In Your Corner: Understanding Copyright

I won’t lie:

Copyright is Hard

So: never let the world beat you down into thinking poorly of yourself for not fully understanding every detail of copyright law. We’ll summarize some of the “greatest hits” of copyright for self-publishing authors here, including when it is important to register your copyright, and what it might look life if you do not pursue acquiring a copyright on your next book … but there’s a lot more out there than we can cover in one blog post, so we’ll provide some of our favorite resources at the end of the post as well.

copyright

The Starter Pack: Basics You Should Know

Copyright was introduced in order to protect intellectual property, and draws directly from the US Constitution, which grants this protection for original works in any tangible medium of self-expression (including books, of course, and art, music, film, et cetera). Copyright covers both unpublished and published works.

Copyright is not something you apply for. It is not something the government issues like tickets at the DMV. Copyright law protects your work from being claimed by others as their own, or from being exploited by others who seek to profit from your work without your explicit permission. Instead, your work is protected under copyright laws from the moment of its creation.

Copyright does not protect everything. It doesn’t cover facts, ideas, systems, or methods of operation, although it will protect a textbook or operating manual explaining those things. Make sense? And copyright does not protect the title of your book. You might attempt to trademark a title if it qualifies for that fully separate protection, but that is a lengthy, uncertain, and pricey process. It’s better to know going into publication that your title does not belong to just you. (But then, that can be a freeing thought. You won’t be served papers for accidentally replicating someone else’s title. With so many millions of books in print, that is a good bet.)

Copyright is good in most international cases. As in, there are some countries with whom the United States has not yet worked out mutually beneficial copyright recognition agreements. But the majority of US-allied countries respect US copyright laws.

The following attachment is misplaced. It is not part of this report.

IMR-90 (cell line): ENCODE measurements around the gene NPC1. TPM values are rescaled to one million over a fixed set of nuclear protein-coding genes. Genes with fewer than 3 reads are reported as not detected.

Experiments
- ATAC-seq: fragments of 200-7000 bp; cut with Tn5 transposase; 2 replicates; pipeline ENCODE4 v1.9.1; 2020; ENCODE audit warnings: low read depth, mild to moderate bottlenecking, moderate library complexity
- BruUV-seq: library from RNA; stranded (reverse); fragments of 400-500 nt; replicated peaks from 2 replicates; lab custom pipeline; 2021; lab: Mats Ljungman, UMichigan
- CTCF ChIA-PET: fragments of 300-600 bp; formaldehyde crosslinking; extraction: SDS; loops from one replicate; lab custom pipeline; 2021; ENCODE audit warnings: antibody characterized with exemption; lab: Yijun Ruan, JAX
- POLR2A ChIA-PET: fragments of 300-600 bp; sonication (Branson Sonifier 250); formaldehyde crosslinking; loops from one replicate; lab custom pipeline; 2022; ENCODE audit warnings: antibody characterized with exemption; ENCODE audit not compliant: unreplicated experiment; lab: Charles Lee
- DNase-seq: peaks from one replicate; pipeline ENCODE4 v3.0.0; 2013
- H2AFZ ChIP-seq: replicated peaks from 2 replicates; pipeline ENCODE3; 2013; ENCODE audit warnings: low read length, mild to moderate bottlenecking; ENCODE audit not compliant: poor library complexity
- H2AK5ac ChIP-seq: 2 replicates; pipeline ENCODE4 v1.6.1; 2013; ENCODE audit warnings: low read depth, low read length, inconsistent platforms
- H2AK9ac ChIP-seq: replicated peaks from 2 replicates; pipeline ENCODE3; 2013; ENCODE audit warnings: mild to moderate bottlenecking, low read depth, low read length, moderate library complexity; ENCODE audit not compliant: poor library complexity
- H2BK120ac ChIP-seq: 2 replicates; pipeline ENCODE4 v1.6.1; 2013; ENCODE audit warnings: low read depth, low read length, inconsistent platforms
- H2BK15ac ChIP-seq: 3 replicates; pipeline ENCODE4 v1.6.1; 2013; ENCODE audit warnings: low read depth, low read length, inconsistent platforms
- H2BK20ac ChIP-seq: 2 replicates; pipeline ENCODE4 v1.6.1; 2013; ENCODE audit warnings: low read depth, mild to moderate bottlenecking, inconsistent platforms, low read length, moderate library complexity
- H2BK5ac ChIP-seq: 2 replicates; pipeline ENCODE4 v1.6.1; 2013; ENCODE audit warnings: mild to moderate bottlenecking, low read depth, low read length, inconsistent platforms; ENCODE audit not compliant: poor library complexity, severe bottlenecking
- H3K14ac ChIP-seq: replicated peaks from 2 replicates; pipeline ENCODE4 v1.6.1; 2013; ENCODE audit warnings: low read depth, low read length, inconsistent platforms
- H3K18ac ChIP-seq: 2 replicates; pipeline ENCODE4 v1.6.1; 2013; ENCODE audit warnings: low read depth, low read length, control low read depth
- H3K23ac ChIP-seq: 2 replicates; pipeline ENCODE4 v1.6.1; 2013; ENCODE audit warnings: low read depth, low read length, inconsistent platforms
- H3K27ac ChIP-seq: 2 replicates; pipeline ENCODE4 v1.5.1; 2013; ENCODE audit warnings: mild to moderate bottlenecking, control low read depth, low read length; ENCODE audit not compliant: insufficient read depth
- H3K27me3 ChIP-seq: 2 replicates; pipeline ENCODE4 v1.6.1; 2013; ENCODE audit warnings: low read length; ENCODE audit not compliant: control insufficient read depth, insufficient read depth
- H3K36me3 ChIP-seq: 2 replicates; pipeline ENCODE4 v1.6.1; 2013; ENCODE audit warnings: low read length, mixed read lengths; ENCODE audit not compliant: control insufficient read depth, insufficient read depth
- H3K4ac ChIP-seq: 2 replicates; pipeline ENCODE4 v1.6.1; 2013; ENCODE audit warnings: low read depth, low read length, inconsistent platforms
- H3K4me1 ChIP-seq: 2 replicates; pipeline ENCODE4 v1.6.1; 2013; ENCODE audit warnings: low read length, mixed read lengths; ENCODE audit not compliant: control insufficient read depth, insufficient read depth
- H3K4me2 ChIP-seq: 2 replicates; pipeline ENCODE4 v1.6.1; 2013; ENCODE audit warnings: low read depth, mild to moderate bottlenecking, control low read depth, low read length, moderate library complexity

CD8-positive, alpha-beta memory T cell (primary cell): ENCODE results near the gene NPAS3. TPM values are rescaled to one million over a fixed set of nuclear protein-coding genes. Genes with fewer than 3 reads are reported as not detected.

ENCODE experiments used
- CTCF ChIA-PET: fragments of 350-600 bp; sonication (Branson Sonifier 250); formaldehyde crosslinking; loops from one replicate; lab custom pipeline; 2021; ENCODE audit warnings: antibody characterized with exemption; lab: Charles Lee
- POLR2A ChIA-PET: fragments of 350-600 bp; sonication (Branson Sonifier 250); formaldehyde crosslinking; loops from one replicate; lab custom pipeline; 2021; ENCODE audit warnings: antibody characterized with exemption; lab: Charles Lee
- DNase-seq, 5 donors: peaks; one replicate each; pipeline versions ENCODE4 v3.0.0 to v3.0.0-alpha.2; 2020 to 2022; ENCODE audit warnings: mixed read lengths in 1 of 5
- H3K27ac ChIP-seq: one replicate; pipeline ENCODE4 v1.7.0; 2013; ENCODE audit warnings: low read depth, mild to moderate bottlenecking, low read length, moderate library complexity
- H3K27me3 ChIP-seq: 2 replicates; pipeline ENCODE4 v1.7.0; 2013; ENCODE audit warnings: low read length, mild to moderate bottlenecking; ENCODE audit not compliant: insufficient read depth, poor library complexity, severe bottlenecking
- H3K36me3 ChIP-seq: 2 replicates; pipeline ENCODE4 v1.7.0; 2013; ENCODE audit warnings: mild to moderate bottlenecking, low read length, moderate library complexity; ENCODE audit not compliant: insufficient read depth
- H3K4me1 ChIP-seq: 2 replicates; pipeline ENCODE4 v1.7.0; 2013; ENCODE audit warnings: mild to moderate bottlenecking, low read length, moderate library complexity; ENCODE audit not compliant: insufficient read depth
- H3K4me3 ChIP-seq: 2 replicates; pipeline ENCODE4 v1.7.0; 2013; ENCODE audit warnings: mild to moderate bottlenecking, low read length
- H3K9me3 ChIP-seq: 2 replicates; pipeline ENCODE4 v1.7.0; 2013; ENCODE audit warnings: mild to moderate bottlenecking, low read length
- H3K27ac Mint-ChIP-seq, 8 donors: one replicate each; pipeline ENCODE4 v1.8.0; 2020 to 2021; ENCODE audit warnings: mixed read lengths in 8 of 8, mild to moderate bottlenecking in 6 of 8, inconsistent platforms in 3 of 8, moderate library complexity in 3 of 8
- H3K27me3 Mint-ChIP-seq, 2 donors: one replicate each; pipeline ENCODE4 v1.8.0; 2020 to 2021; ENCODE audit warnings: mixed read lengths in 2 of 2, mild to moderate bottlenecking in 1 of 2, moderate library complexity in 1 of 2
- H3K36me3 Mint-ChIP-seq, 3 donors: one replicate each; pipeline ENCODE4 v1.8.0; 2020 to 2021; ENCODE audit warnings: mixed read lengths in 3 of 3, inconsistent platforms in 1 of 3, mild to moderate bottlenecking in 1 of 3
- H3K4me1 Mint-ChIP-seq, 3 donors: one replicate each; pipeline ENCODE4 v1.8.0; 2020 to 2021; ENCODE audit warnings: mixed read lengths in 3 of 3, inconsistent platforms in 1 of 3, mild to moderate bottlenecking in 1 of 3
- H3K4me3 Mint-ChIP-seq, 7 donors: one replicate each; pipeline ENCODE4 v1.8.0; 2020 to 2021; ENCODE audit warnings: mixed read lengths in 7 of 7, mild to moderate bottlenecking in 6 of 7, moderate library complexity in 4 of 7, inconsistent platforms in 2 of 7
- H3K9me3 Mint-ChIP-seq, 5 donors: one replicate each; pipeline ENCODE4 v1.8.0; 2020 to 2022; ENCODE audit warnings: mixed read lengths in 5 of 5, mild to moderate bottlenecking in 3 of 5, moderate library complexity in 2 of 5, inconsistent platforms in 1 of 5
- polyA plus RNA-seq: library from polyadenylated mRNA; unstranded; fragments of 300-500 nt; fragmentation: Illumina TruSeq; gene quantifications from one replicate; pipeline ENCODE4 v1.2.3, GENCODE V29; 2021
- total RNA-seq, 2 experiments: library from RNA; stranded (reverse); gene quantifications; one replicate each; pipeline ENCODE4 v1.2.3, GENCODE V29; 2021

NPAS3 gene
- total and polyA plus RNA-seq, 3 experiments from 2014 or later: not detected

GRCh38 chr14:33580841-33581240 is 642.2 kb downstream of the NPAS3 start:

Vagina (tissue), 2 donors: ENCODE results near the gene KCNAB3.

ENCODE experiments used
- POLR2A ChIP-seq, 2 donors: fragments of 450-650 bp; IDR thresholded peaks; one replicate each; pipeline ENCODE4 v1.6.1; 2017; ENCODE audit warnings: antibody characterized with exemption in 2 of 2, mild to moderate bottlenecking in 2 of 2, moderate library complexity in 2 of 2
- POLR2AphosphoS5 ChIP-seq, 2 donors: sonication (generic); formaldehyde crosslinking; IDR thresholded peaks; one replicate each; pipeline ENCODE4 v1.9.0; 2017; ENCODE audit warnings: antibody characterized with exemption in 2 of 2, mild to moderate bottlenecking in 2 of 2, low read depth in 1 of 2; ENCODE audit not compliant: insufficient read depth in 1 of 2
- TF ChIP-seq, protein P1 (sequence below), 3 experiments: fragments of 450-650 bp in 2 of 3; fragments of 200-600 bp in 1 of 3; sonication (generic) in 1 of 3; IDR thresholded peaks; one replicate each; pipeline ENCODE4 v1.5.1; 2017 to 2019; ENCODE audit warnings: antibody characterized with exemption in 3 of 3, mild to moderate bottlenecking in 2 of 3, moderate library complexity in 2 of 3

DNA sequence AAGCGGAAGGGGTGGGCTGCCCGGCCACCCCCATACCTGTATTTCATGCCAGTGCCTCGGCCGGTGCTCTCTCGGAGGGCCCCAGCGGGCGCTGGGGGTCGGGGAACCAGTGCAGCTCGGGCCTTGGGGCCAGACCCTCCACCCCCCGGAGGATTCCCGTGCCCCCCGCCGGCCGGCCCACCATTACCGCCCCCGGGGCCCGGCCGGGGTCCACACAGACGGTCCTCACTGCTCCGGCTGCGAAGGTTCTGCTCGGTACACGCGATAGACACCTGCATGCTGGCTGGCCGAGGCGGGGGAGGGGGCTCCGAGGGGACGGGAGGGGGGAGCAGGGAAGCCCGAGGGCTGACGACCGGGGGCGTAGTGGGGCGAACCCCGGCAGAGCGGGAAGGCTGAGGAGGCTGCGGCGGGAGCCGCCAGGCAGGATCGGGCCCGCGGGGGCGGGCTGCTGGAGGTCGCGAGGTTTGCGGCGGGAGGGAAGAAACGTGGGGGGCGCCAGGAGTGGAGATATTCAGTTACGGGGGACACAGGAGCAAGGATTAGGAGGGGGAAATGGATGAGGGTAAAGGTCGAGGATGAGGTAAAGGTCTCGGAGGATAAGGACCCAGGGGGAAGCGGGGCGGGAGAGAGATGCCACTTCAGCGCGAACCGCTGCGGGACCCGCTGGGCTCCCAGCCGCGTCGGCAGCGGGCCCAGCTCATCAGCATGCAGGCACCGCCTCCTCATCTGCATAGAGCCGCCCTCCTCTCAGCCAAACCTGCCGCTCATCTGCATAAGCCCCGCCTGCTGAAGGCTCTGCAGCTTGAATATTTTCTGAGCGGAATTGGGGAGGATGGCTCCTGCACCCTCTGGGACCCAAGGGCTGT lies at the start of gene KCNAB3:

So What’s This About Registration?

While there’s no requirement to register your copyright—it’s not strictly mandatory, that is, to register—there is a registration service provided by the Library of Congress in order to record claims to copyright. This establishes precedence, and legal standing if someone should ever violate your copyright—it will help you prove that the book in question was first registered by you and you alone. This is one of those “not required but STRONGLY recommended OR ELSE you might lose in a court case” situations. The world is not always a fair place, so we have to protect ourselves whenever we can.

After registration, you will receive a certificate proving your copyright information and placing your copyright record into the public record. In the off chance you face litigation, you will become eligible for statutory damages and attorney fees, among other things. You don’t have to do this right away, although the sooner the better; if you register with the LoC within five years after your initial publication, you are considered covered under prima facie evidence in a court of law.

Don’t rely on the old trick of mailing yourself a copy of your manuscript in order to acquire proof of copyright; this is considered the “poor man’s registration” but it doesn’t always hold up in court.

If You Do Not Register for Copyright …

Your book might be stolen, knowingly or unknowingly.

How unknowingly??

These days, there are hundreds of automated scripts scanning the web and indexing (or storing old copies of) websites and digital content for archival purposes. Many of these scripts are designed with honorable purposes in mind (wanting to preserve uncorrupted copies of websites in case material is taken offline or corrupted somehow) … but some are not. And some operate in a very grey area. You might remember the trouble Google landed in several years ago for making digital copies of recently published books available through the Google Books platform—the intent was to make all published content searchable, but it ended up making all published content purchasable … and through a website which hadn’t purchased the rights to begin with. It was messy. And it remains messy: the US court system ruled in favor of Google and against the Authors Guild.